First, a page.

Alternative finance in a post-Brexit world

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Businessman with images suggesting money and ideas to illustrate alternative finance

Businesses need to move away from traditional lending models and embrace alternative finance if they are to thrive outside the EU, says Robert Gordon, CEO of Hitachi Capital

Britain’s vote to leave the European Union has generated countless unprecedented challenges for businesses across the UK and created a sense of uncertainty about the future. Uncertainty restricts lending, which defers investment decisions, which in turn limits growth.

It is for this reason that banks cannot and will not be the only source of finance for Britain’s future. Now is the time to be forward thinking and consider alternative forms of finance for funding growth.

For this to happen, businesses need to be willing to embrace forms of alternative finance, such as asset finance. This type of funding model naturally improves efficiency, creating an in-built mechanism for constantly changing business requirements, and is geared to the pace of change we’ve all come to accept.

Every day more than a million UK businesses and consumers rely on us to provide innovative financial solutions, from personal lending to fleet management. This provides us with a unique insight into what’s driving the need for change in the world of finance and re-shaping the way businesses operate. And fundamentally this revolves around economic uncertainty and the speed of technological developments which will consistently change global buying behaviour.

Britain’s vote to leave the European Union in June will change the way UK businesses trade with the EU and the rest of the world. Trade will not stop but SMEs need to be flexible and adaptable. Access to alternative finance will facilitate this flexibility.

Alternative finance, disruption and sharing

Gone are the days of the need to own all assets. Renting gives you greater flexibility and more choice. The growth of the sharing economy with the likes of Airbnb has redirected people’s focus to leasing and renting rather than owning. SMEs need to adapt this mentality in order to keep up with a fast-paced market.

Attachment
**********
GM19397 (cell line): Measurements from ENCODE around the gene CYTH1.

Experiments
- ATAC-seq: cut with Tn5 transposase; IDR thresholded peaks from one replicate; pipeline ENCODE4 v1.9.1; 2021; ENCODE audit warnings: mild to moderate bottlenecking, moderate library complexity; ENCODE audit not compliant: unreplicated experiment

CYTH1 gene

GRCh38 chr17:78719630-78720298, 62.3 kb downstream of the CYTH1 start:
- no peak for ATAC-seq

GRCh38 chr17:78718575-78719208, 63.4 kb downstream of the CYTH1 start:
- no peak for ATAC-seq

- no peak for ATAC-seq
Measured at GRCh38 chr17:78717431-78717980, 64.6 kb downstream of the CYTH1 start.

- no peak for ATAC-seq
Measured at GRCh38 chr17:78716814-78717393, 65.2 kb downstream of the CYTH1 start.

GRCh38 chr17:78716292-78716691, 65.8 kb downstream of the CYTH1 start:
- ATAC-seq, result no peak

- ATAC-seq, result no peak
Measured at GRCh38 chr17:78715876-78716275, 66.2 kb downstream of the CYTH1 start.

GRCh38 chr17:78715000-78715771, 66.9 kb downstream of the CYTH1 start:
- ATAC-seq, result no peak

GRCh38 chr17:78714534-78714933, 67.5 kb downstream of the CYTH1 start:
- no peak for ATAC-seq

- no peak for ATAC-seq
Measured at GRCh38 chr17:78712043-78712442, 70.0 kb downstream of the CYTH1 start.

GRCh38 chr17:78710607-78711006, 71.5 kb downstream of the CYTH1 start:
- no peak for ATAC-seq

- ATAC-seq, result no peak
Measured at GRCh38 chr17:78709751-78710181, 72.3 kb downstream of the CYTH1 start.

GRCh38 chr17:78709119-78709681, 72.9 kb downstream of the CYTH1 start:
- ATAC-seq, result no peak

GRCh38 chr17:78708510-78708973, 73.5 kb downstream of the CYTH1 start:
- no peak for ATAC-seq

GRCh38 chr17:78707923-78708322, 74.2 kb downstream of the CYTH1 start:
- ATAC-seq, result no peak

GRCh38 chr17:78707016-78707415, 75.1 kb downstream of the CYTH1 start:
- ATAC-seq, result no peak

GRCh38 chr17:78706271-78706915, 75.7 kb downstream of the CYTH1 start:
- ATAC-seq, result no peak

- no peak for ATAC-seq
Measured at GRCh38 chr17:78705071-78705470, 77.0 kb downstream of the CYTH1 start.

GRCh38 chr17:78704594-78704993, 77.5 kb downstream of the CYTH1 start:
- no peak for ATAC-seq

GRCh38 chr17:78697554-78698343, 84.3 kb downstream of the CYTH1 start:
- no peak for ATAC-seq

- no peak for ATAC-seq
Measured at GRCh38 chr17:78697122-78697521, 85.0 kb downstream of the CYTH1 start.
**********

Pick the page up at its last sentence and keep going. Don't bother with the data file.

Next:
Disruptive technology is changing consumer behaviour, affecting how businesses operate and target their customers. Businesses failing to adapt to this will fall behind their competitors, as we have already seen with the demise of key high street brands. SMEs need to be flexible and open to new finance and business models.

The fact is that asset finance is currently underutilised by SMEs, despite holding the key to driving more rapid, innovative and creative growth.

There’s no disputing the fact that SMEs are the driving force in our economy and have played a significant role in the UK’s recovery following the credit crisis.

Now we must provide alternative forms of funding that’s right for this sector. This will help drive significant growth in the economy, strengthening the UK’s ability to compete in global markets and ensuring that our economy doesn’t wilt after Brexit.

Robert Gordon is a member of IoD South (Surrey branch)

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About author

Robert Gordon

Robert Gordon

Robert Gordon is chief executive of Hitachi Capital and has over 30 years' experience in the alternative finance industry

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